Liliom, directed by Jean Bellorini
With his staging of Liliom, Jean Bellorini immerses the spectator in a world where dreams meet misery, and confirms his position as a prodigy of the French theatre.
A spectacular rise
In addition to being a distinguished pianist and singer-songwriter, Jean Bellorini is above all a talented young director – he was born in 1981 – who wants to pass on his knowledge. In 2002, he directed his first play, Piaf, Shadow of the Street (“Piaf, l'ombre de la rue”) at the Théâtre du Renard in Paris and the Avignon Festival. The following year, while managing the auditions for the École Claude Mathieu, where he has taught regularly since 2005, the director created the Air de Lune company. His version, the same year, of Chekhov’s The Seagull, followed by Storm in a Skull (“Tempête sous un crane”) (based on Les Misérables by Victor Hugo), truly solidified his reputation.
In 2012, Jean Bellorini received the Prix de la révélation théâtrale from the French Critics Union. In 2014, at the age of 33, he was made director of the Théâtre Gérard Philippe in Saint-Denis.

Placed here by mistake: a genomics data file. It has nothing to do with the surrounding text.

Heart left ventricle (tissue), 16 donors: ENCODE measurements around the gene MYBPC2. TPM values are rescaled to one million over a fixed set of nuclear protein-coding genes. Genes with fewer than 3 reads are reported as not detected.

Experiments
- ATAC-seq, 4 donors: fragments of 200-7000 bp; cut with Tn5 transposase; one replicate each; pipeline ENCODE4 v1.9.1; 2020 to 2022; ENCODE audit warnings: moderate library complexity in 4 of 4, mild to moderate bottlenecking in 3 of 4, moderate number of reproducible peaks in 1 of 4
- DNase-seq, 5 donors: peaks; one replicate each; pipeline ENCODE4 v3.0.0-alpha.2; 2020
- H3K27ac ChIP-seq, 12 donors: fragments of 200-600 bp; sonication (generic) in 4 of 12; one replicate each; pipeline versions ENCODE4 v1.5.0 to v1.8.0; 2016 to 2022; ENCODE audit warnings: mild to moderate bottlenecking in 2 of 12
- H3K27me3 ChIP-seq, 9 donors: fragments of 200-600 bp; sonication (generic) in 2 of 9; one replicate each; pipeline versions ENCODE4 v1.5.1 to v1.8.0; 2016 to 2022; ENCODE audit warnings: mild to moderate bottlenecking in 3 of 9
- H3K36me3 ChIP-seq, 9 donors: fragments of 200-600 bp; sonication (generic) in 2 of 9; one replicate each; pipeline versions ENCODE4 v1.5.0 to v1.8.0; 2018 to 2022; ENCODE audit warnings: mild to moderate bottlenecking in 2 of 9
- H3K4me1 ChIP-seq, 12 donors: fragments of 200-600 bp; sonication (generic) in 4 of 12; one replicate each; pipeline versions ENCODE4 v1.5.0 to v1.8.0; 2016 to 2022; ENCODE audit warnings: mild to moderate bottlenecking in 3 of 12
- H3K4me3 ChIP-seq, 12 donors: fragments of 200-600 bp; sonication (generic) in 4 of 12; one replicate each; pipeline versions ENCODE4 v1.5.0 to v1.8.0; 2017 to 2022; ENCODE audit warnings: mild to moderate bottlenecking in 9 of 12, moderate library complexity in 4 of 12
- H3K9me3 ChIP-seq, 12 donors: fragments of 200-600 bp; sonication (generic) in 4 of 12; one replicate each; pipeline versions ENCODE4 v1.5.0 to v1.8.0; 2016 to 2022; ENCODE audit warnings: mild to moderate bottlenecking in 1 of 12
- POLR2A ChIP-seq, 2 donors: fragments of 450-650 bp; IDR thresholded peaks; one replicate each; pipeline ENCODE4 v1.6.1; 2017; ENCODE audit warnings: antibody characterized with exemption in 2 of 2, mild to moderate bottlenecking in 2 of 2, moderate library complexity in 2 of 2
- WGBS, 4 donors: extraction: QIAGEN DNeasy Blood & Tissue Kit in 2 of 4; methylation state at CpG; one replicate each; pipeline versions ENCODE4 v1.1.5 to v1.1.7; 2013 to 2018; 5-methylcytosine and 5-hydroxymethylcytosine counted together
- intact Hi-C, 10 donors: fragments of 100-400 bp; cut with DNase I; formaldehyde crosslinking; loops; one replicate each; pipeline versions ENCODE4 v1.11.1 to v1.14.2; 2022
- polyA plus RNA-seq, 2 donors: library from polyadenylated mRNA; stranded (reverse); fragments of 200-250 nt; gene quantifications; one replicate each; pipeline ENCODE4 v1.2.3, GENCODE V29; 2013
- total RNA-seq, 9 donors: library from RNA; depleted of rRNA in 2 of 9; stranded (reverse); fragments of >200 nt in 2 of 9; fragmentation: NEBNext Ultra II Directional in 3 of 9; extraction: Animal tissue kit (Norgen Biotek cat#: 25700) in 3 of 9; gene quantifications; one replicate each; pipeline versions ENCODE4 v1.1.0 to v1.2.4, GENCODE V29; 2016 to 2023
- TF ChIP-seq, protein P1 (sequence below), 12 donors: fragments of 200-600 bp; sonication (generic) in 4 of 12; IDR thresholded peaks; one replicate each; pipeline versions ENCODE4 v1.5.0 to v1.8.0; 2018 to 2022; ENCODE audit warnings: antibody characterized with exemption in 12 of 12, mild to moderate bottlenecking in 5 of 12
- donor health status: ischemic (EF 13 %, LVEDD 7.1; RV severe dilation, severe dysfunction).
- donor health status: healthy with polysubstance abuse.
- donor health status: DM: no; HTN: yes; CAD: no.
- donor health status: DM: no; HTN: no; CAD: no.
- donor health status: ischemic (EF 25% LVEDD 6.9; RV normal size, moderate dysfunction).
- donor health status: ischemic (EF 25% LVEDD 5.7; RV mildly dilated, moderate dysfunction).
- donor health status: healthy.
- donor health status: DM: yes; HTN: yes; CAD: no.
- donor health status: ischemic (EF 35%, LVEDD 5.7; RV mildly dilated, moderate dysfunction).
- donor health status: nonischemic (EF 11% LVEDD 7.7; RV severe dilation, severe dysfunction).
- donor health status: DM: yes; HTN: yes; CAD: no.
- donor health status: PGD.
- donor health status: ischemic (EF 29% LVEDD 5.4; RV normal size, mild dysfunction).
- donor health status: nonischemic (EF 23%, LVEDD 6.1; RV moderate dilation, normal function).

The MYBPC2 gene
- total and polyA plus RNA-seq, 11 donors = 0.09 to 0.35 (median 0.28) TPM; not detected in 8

An inglorious anti-hero
Liliom, subtitled The Life and Death of a Rascal (“La Vie et la Mort d'un vaurien”), plunges us into 1900s Budapest. We follow a young huckster who hangs around funfairs, making trouble and seducing pretty girls. But this life of debauchery is turned upside-down when he meets Julie, a maid, who he falls in love with and marries when she gets pregnant.
With increasingly urgent money problems and drawn to the American dream, Liliom plans a crime, getting himself caught. To evade the police, he decides to commit suicide.
A halftone world
Jean Bellorini, through his staging choices, succeeds utterly in rendering the blend of realism and fantasy that characterises the play, written in 1909 by the Hungarian Ferenc Molnár.
On stage, the actors in the expressionist play wander between a Ferris wheel and the dodgems. Full of contrasts, this public festival, at once sad and joyful, tells the inglorious tale of this charismatic rogue.
A staging reminiscent of the Fritz Lang’s 1934 film adaptation.
Liliom, a universal character?
The success of Liliom solidified Jean Bellorini's reputation. Created as part of the Spring Actors Festival in Montpellier in 2013, the play was then performed at the Théâtre Gérard Philippe in Saint-Denis in 2014 and the Berthier Workshops in the Odéon theatre.
In his staging, Jean Bellorini blurs the temporal and geographic contours of the action as if, at their core, all metropolises had and have their Lilioms, seductive and irresistible rogues.
In 2017, Jean Bellorini exported his expertise to Russia to work with the Alexandrinsky Theatre troupe in Saint Petersburg, creating the play Kroum by Hanokh Levin, a contemporary Israeli poet and playwright.
Liliom was presented at the 35th Almada Festival in July 2018 with the support of the Institut français.